Join Culinary Backstreets

Sign up with email

or


Already a member? Log in.

Log in to Culinary Backstreets

Trouble logging in?

Not a member? Sign up!

Join us on a hunt for the best of the season in Tokyo!
August 12, 2019

Natsu no Shun: Summer Eating in Tokyo

By
Tokyo -- After the merriment of sakura cherry blossoms has faded, bringing with it the dreary Japanese rainy season, the hot, humid days of July and August follow shortly thereafter. Read more
Tokyo -- After the merriment of sakura cherry blossoms has faded, bringing with it the dreary Japanese rainy season, the hot, humid days of July and August follow shortly thereafter. When summer temperatures and the humidity reach a point of sticky and awful, Japanese people tend to change their diet so as to shake off natsubate, the physical fatigue of summer.

In a country where the main religion is nature-worshipping Shinto, most people practice the custom of shun: celebrating nature’s cycles and each season’s profusion of food. Loosely translated, “shun” means the height of nature’s abundance. Each of Japan’s fruits, vegetables and also animal proteins has its own shun, and in the essential and enduring wisdom of Japanese cuisine, that has influenced the preparation of Japanese food for thousands of years.Read more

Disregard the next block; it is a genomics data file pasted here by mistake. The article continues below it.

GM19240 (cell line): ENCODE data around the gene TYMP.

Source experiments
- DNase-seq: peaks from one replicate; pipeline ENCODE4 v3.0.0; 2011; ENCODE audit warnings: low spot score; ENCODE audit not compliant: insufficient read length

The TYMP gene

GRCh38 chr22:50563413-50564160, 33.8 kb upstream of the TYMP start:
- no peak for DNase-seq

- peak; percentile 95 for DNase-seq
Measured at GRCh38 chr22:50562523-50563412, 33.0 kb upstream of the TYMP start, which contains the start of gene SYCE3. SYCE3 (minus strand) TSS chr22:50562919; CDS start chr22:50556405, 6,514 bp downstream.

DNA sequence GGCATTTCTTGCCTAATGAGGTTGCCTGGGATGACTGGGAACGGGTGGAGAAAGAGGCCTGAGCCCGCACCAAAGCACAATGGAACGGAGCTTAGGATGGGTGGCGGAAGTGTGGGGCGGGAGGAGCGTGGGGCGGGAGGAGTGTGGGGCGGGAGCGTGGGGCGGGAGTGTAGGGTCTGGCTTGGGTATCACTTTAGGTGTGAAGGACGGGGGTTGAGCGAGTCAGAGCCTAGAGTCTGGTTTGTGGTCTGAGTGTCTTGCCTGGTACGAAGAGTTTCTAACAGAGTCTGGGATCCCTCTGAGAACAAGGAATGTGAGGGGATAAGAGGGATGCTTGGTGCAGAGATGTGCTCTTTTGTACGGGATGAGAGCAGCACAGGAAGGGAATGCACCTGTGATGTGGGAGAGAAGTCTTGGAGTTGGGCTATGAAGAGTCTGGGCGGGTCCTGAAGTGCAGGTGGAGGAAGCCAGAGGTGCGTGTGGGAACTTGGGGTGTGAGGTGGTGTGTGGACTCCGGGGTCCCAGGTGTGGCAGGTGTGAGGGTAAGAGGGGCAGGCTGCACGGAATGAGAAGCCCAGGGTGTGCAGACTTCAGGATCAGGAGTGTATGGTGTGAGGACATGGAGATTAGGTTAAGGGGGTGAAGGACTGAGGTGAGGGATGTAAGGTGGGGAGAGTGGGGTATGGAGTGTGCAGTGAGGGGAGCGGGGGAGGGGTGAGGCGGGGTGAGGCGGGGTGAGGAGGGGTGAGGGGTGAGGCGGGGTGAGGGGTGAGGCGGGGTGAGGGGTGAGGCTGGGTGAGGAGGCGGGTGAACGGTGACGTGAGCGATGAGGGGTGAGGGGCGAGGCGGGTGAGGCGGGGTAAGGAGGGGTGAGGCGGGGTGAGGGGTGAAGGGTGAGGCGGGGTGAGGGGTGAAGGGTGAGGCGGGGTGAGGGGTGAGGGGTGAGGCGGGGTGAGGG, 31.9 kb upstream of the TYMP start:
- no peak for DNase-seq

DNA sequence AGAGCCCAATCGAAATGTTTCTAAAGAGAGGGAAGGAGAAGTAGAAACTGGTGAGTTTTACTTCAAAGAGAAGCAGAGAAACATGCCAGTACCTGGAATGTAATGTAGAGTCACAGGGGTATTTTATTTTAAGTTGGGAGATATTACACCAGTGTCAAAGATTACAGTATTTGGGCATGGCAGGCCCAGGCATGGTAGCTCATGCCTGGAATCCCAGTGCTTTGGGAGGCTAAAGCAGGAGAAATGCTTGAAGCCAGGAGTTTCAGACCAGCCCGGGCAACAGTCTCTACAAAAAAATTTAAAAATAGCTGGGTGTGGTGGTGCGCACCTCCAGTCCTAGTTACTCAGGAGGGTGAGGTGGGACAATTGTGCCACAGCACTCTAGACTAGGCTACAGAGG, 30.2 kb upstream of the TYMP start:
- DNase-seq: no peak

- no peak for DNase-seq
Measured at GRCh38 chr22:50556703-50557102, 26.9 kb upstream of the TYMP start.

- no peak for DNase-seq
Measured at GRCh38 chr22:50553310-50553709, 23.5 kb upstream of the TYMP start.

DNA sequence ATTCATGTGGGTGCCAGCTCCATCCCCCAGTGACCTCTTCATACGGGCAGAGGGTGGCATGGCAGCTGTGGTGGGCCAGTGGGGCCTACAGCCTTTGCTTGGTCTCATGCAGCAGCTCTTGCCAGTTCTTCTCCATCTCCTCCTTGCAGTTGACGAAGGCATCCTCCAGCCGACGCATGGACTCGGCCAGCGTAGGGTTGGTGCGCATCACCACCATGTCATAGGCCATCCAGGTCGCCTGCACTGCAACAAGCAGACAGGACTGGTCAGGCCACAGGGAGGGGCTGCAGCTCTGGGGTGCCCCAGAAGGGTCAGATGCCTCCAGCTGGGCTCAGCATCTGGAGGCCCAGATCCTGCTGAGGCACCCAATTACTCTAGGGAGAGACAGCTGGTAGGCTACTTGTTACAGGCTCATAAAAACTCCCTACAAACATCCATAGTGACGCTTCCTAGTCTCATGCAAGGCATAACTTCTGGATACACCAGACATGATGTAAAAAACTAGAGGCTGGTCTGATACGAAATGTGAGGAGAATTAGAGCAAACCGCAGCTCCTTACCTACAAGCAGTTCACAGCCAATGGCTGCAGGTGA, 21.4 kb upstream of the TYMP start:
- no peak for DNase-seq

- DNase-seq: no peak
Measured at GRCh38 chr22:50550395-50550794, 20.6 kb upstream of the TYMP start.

July 23, 2019

Liquid Assets: Deciphering Sake in the Japanese Capital

By
Tokyo -- The consumption of sake is a sacrosanct affair in Japan. In Japanese, the term “sake” technically denotes all alcohol, though it is often used interchangeably with the less ambiguous “nihonshu.” The true genesis of the island nation’s archetypal brew is lost to time, though the divine concoction of water, rice, yeast and koji mold likely originated, or at least became more standardized, sometime during the Nara period (710-784 AD) when Empress Genmei consolidated rule over an agrarian society. Read more